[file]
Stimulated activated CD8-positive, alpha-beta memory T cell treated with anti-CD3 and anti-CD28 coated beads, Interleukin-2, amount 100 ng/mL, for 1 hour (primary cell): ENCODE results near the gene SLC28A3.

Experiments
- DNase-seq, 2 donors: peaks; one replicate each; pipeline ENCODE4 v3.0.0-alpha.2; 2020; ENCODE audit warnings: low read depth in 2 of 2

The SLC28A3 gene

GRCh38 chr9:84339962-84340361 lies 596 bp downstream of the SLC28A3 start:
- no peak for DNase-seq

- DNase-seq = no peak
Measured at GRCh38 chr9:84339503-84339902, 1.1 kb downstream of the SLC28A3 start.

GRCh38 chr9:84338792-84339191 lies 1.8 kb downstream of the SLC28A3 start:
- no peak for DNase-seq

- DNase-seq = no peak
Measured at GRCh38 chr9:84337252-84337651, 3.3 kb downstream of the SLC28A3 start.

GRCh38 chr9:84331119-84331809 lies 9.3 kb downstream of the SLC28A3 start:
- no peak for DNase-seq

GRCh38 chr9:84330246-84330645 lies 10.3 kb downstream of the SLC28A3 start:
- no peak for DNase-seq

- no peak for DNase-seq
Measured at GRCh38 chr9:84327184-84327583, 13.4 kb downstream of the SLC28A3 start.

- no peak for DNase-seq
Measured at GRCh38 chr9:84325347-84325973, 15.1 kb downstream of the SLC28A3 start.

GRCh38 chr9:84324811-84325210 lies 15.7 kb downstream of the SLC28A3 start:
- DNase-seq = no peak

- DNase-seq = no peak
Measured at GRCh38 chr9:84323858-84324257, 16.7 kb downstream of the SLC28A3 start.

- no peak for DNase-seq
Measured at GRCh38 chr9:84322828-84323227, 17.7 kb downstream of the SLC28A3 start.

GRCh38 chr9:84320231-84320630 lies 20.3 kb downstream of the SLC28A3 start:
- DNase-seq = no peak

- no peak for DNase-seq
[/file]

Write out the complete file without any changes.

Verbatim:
Stimulated activated CD8-positive, alpha-beta memory T cell treated with anti-CD3 and anti-CD28 coated beads, Interleukin-2, amount 100 ng/mL, for 1 hour (primary cell): ENCODE results near the gene SLC28A3.

Experiments
- DNase-seq, 2 donors: peaks; one replicate each; pipeline ENCODE4 v3.0.0-alpha.2; 2020; ENCODE audit warnings: low read depth in 2 of 2

The SLC28A3 gene

GRCh38 chr9:84339962-84340361 lies 596 bp downstream of the SLC28A3 start:
- no peak for DNase-seq

- DNase-seq = no peak
Measured at GRCh38 chr9:84339503-84339902, 1.1 kb downstream of the SLC28A3 start.

GRCh38 chr9:84338792-84339191 lies 1.8 kb downstream of the SLC28A3 start:
- no peak for DNase-seq

- DNase-seq = no peak
Measured at GRCh38 chr9:84337252-84337651, 3.3 kb downstream of the SLC28A3 start.

GRCh38 chr9:84331119-84331809 lies 9.3 kb downstream of the SLC28A3 start:
- no peak for DNase-seq

GRCh38 chr9:84330246-84330645 lies 10.3 kb downstream of the SLC28A3 start:
- no peak for DNase-seq

- no peak for DNase-seq
Measured at GRCh38 chr9:84327184-84327583, 13.4 kb downstream of the SLC28A3 start.

- no peak for DNase-seq
Measured at GRCh38 chr9:84325347-84325973, 15.1 kb downstream of the SLC28A3 start.

GRCh38 chr9:84324811-84325210 lies 15.7 kb downstream of the SLC28A3 start:
- DNase-seq = no peak

- DNase-seq = no peak
Measured at GRCh38 chr9:84323858-84324257, 16.7 kb downstream of the SLC28A3 start.

- no peak for DNase-seq
Measured at GRCh38 chr9:84322828-84323227, 17.7 kb downstream of the SLC28A3 start.

GRCh38 chr9:84320231-84320630 lies 20.3 kb downstream of the SLC28A3 start:
- DNase-seq = no peak

- no peak for DNase-seq